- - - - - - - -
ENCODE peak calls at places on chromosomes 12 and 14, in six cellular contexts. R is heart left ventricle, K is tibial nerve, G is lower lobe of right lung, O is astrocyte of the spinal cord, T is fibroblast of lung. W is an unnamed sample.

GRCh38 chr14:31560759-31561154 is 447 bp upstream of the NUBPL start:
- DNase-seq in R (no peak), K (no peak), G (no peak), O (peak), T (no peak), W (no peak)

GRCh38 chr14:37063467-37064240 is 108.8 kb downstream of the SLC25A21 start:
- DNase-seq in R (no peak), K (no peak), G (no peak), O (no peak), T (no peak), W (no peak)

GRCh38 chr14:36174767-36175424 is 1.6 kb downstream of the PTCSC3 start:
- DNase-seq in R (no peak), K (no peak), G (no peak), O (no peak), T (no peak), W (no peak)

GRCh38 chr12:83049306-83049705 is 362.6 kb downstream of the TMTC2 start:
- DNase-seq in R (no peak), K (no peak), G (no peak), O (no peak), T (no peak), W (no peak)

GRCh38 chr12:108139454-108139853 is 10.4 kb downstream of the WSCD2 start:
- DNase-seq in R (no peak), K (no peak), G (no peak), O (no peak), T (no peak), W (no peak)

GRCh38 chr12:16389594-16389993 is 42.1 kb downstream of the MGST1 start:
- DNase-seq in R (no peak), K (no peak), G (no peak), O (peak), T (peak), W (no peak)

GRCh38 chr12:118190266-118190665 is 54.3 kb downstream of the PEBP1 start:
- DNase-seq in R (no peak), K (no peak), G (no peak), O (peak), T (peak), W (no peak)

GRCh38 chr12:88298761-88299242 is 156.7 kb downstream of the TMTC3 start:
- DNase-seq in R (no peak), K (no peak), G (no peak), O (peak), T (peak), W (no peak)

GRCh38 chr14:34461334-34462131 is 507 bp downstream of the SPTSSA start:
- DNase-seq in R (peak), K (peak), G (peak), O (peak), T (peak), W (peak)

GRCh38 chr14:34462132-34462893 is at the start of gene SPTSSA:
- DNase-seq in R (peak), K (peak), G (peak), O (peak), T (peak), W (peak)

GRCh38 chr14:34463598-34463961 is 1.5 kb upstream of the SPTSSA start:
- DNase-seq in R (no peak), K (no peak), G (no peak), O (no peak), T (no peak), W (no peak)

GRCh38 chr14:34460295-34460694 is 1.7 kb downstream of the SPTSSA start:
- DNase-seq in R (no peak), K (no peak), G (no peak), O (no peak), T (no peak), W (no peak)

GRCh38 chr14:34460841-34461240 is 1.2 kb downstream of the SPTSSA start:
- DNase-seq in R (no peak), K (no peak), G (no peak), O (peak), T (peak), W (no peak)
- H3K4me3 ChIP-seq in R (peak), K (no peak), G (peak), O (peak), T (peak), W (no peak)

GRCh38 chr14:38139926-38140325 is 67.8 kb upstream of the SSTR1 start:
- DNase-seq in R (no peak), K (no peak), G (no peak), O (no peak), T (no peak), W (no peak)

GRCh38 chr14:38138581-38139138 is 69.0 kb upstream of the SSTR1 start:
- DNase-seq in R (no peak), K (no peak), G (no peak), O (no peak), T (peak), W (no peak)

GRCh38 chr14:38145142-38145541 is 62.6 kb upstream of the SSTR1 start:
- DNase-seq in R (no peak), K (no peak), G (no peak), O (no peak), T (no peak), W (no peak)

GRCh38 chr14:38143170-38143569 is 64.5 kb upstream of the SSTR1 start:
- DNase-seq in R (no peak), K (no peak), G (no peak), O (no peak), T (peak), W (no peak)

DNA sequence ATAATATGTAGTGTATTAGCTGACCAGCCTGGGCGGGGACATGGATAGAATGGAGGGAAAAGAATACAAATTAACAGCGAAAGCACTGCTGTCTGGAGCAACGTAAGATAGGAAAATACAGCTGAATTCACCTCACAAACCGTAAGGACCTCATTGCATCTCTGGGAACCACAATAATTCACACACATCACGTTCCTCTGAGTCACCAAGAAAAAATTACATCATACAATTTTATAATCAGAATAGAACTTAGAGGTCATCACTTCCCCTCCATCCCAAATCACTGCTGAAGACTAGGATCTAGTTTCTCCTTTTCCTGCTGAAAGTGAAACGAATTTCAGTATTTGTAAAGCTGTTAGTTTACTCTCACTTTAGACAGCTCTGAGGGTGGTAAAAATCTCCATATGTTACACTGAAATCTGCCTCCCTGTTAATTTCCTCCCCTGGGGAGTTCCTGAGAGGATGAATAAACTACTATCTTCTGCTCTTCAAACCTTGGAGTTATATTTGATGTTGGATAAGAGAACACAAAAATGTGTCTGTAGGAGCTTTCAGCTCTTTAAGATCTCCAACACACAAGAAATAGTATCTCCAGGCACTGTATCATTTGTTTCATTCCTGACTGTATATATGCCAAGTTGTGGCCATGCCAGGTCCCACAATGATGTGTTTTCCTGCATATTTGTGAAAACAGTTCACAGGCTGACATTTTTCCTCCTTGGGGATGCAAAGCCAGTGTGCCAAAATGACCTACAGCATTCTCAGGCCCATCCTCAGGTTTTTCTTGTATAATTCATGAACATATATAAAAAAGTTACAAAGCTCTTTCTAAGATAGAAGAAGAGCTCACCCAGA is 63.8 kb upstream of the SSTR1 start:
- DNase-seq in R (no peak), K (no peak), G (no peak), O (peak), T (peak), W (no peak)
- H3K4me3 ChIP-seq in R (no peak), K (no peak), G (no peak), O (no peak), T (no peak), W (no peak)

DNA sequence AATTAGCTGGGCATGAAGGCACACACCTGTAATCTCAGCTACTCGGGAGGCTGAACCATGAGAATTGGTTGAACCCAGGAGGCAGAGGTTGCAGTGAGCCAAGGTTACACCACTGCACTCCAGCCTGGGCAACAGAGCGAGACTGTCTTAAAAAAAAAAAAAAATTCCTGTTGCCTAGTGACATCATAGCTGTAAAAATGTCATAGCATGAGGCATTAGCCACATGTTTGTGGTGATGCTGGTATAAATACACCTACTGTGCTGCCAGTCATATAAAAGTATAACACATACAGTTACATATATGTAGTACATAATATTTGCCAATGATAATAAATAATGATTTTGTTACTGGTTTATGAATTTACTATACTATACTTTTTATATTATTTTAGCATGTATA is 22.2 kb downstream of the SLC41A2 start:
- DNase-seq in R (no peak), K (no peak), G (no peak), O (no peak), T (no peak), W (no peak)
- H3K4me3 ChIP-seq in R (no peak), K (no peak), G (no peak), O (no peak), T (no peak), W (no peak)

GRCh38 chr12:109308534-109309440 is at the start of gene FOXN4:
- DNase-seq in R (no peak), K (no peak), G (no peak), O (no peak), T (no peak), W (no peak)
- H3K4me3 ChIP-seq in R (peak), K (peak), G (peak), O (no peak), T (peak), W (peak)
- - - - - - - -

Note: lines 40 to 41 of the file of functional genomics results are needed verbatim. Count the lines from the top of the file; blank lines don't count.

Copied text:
DNA sequence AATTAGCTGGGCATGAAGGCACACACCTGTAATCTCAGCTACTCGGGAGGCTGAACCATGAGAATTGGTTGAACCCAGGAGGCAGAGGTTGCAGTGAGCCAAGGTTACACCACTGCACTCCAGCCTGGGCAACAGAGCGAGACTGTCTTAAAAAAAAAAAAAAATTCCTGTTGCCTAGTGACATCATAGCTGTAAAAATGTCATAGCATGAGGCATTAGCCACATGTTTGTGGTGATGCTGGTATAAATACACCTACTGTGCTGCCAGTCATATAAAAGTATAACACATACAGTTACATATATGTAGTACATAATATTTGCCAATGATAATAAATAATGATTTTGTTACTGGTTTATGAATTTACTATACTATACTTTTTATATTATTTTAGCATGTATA is 22.2 kb downstream of the SLC41A2 start:
- DNase-seq in R (no peak), K (no peak), G (no peak), O (no peak), T (no peak), W (no peak)